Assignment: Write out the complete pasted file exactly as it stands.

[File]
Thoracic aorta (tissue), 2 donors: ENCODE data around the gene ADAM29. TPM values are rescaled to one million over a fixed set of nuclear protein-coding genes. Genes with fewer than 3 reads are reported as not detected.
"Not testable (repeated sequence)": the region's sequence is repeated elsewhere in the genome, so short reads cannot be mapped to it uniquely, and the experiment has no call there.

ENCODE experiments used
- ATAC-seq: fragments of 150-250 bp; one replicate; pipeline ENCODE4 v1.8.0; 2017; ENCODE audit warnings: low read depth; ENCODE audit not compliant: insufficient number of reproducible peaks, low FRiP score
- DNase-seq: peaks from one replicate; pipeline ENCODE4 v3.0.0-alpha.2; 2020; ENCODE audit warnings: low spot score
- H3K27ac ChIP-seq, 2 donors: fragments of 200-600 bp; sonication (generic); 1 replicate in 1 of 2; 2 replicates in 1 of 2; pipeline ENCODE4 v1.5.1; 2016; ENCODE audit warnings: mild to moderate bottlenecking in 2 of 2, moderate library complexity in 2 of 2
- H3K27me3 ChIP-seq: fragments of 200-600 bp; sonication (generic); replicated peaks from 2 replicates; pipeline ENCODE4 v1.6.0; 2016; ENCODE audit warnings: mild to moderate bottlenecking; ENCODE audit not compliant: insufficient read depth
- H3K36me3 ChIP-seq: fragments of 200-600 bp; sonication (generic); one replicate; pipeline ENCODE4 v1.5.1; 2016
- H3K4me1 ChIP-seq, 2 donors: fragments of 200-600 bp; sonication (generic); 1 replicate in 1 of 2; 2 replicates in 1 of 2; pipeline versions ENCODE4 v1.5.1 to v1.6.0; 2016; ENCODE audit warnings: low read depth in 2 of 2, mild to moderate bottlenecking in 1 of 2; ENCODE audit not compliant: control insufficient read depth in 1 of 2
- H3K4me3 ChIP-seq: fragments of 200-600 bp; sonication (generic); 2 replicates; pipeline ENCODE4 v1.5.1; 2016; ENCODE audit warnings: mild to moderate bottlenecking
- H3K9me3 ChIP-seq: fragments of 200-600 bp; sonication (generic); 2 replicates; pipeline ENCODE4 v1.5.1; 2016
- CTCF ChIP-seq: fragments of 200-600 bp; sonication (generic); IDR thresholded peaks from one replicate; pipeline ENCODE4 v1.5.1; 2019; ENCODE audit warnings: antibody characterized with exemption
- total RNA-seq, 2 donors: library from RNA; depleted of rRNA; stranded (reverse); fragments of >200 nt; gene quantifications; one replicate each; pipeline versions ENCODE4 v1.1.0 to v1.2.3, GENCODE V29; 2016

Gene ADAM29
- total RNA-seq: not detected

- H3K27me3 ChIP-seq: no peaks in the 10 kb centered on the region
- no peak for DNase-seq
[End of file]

Thoracic aorta (tissue), 2 donors: ENCODE data around the gene ADAM29. TPM values are rescaled to one million over a fixed set of nuclear protein-coding genes. Genes with fewer than 3 reads are reported as not detected.
"Not testable (repeated sequence)": the region's sequence is repeated elsewhere in the genome, so short reads cannot be mapped to it uniquely, and the experiment has no call there.

ENCODE experiments used
- ATAC-seq: fragments of 150-250 bp; one replicate; pipeline ENCODE4 v1.8.0; 2017; ENCODE audit warnings: low read depth; ENCODE audit not compliant: insufficient number of reproducible peaks, low FRiP score
- DNase-seq: peaks from one replicate; pipeline ENCODE4 v3.0.0-alpha.2; 2020; ENCODE audit warnings: low spot score
- H3K27ac ChIP-seq, 2 donors: fragments of 200-600 bp; sonication (generic); 1 replicate in 1 of 2; 2 replicates in 1 of 2; pipeline ENCODE4 v1.5.1; 2016; ENCODE audit warnings: mild to moderate bottlenecking in 2 of 2, moderate library complexity in 2 of 2
- H3K27me3 ChIP-seq: fragments of 200-600 bp; sonication (generic); replicated peaks from 2 replicates; pipeline ENCODE4 v1.6.0; 2016; ENCODE audit warnings: mild to moderate bottlenecking; ENCODE audit not compliant: insufficient read depth
- H3K36me3 ChIP-seq: fragments of 200-600 bp; sonication (generic); one replicate; pipeline ENCODE4 v1.5.1; 2016
- H3K4me1 ChIP-seq, 2 donors: fragments of 200-600 bp; sonication (generic); 1 replicate in 1 of 2; 2 replicates in 1 of 2; pipeline versions ENCODE4 v1.5.1 to v1.6.0; 2016; ENCODE audit warnings: low read depth in 2 of 2, mild to moderate bottlenecking in 1 of 2; ENCODE audit not compliant: control insufficient read depth in 1 of 2
- H3K4me3 ChIP-seq: fragments of 200-600 bp; sonication (generic); 2 replicates; pipeline ENCODE4 v1.5.1; 2016; ENCODE audit warnings: mild to moderate bottlenecking
- H3K9me3 ChIP-seq: fragments of 200-600 bp; sonication (generic); 2 replicates; pipeline ENCODE4 v1.5.1; 2016
- CTCF ChIP-seq: fragments of 200-600 bp; sonication (generic); IDR thresholded peaks from one replicate; pipeline ENCODE4 v1.5.1; 2019; ENCODE audit warnings: antibody characterized with exemption
- total RNA-seq, 2 donors: library from RNA; depleted of rRNA; stranded (reverse); fragments of >200 nt; gene quantifications; one replicate each; pipeline versions ENCODE4 v1.1.0 to v1.2.3, GENCODE V29; 2016

Gene ADAM29
- total RNA-seq: not detected

- H3K27me3 ChIP-seq: no peaks in the 10 kb centered on the region
- no peak for DNase-seq